The family of 18-year-old Jessica Patrick, who’s body was found outside Smithers B.C. last September are demanding answers.
It has been nine months and the North District Major Crime Unit (MCU) has not yet released a cause of death.
“The Major Crime Unit gave us a March date for lab results and then we were told May, but in May we tried calling and texting, and have not got any response,” said Jacquie Bowes, Patrick’s older cousin.
“The MCU has done an exceptional job, but at least respond and say you have nothing or that we have to wait a little bit longer.”
Now that we aren’t receiving any messages back it feels like the police are stringing us along.”
On August 31 Jessica Patrick dropped off her one-year-old daughter with the child’s grandmother.
She was expected back that evening, but never returned.
Patrick’s family reported her missing three days later.
On Sept. 15, Jessica’s body was found.
“I helped organize a search with my family and work associates,” said Bowes.
“It was my mom and step-dad who discovered Jessica’s body. She was down on the ski hill at Hudson Bay Mountain Lookout.”
The B.C. Coroner’s office has not determined how she died and although the police have shared important details about the investigation with the family, Bowes is worried things have stalled.
“This case needs to be solved,” said Bowes.
“Jessica’s murder is not going to be another cold case.”
But in an email to APTN News, Cpl. Madonna Saunderson said the investigation is ongoing and continues to be a priority.
“The investigators have had consistent communication with the family” said Saunderson. “Without compromising the investigation, they have shared pertinent details with the family.
“At this time there is no other information available to be released.”
In an effort to keep Jessica’s murder in the public eye, family and friends are holding a community event on Saturday at Bovill Square in Smithers, 3 p.m. PST.
Patrick lived in Smithers, but is a member of Lake Babine Nation.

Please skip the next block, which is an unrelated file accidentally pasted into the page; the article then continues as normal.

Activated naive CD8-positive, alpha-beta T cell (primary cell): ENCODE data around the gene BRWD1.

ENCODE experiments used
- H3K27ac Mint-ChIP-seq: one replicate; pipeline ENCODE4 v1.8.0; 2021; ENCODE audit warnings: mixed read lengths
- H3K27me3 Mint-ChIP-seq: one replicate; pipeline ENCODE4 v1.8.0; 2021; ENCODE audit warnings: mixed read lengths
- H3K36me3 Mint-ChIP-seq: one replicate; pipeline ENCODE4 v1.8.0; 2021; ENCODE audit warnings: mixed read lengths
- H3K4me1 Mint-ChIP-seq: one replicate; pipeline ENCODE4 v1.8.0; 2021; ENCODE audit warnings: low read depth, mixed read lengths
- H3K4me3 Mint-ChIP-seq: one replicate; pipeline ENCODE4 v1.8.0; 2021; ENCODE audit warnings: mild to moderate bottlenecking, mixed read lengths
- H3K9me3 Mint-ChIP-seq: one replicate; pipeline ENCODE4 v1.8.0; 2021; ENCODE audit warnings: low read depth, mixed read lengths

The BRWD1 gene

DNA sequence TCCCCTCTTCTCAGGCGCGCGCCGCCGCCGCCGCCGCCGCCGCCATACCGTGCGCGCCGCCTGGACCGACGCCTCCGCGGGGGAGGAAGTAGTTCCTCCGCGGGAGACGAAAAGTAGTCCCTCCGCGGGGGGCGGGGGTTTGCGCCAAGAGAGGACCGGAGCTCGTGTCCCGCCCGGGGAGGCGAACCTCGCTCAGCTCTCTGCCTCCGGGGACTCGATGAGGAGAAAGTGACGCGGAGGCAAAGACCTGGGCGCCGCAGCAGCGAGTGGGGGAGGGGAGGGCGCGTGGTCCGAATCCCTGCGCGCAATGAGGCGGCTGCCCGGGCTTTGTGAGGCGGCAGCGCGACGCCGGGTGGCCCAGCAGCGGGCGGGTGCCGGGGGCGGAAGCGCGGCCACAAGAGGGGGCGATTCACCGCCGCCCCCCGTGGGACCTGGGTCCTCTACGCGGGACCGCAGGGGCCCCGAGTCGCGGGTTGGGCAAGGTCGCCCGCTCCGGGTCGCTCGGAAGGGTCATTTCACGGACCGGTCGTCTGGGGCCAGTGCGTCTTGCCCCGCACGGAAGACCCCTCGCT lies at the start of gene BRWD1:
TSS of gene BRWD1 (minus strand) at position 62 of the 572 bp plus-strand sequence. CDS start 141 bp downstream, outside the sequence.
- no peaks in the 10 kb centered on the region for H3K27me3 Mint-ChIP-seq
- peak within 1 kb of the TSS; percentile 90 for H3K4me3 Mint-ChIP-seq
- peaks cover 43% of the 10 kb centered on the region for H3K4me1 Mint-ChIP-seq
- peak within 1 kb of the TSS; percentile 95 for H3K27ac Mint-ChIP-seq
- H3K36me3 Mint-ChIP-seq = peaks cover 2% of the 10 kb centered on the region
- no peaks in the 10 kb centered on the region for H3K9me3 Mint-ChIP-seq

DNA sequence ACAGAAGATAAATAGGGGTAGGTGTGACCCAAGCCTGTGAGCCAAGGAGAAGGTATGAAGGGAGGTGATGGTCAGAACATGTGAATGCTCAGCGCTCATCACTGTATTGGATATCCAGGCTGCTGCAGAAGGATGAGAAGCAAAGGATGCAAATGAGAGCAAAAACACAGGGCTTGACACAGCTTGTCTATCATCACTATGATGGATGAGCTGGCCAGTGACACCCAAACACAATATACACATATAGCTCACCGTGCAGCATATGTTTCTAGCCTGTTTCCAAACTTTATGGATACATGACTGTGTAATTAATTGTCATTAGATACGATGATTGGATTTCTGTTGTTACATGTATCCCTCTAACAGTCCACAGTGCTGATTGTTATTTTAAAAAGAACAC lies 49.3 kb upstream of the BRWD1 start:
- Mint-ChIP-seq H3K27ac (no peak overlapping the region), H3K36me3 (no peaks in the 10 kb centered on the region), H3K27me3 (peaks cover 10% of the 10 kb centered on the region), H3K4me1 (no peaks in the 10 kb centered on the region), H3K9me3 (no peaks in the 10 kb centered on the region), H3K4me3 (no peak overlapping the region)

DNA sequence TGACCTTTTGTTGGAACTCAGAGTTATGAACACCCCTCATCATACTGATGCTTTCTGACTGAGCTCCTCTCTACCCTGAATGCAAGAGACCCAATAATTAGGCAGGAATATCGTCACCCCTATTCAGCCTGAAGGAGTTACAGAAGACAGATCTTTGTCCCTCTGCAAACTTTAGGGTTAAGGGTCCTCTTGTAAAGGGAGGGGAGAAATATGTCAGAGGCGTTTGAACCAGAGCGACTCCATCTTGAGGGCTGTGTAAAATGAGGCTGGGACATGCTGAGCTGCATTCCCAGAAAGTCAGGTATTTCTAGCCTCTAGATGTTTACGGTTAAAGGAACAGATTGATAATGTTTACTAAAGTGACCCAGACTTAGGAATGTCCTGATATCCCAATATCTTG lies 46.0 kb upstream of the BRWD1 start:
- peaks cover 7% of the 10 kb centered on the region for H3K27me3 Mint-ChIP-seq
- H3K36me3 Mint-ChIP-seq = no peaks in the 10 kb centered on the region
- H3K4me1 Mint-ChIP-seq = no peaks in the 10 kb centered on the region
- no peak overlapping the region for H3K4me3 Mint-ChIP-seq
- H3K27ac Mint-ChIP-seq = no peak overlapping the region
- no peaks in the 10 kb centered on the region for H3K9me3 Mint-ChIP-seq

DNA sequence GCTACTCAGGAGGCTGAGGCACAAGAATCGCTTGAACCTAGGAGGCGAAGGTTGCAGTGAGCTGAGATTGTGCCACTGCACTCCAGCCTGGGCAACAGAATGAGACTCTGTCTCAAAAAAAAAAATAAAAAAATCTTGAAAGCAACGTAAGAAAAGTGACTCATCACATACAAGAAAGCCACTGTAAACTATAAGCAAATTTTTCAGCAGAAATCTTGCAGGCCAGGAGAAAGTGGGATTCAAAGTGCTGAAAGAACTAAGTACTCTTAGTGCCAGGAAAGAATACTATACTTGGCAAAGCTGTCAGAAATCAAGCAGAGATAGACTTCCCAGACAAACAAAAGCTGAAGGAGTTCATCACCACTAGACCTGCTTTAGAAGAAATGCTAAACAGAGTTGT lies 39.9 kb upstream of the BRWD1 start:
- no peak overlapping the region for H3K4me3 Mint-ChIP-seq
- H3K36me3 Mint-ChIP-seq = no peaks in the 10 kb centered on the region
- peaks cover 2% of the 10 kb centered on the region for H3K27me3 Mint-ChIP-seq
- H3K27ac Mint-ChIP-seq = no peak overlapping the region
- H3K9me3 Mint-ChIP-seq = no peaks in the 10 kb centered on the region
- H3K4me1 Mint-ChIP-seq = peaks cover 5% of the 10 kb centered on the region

“We need to spread awareness, our community is worried for everyone’s safety,” said Bowes.
“There is a monster walking among us that is accountable for Jessica’s death.”
Smithers is located on Hwy 16, also known as the Highway of Tears.
(Hwy 16 in British Columbia also known as the Highway of Tears)
It’s the route between Prince George and Prince Rupert where a long list of women and girls have gone missing or been murdered.
“We were initially only going to hold this event for Jessica, but there are so many other families on the Highway of Tears that have missing and murdered loved ones,” said Bowes.
“Many of those families will be there on Saturday to share their stories.”
Booths will be set up by the local Bear Clan Patrol and the women representing MMIWG from Dze L K’ant Friendship Centre.
“They’ll be there with important tips, information and 1-800 numbers,” said Bowes.
“When we were first dealing with Jessica missing we didn’t know where to start and these people do.”
Bowes said the support from many surrounding communities since Jessica first went missing has been overwhelming.
“Jessica’s homecoming was beautiful,” said Bowes. “People of all races stood on the Highway of Tears wearing red dresses, red clothing, holding red balloons and signs, yelling ‘Justice For Jessica’ as her body passed by on its way from Prince George to Smithers for burial.
“We we’re hurting, but seeing all these people made our hearts soft.”
Taylor Bachrach, the mayor of Smithers, set up a Go Fund Me page for Jessica and was able to create a trust fund for her daughter.
“I really need to thank everyone, so many people have been by our side,” said Bowes. “For our event this weekend, my mom and my aunty fundraised and the community of Smithers donated all the food and drinks for the BBQ.”
“We’ve been surrounded by community love and it’s helping us get through this.”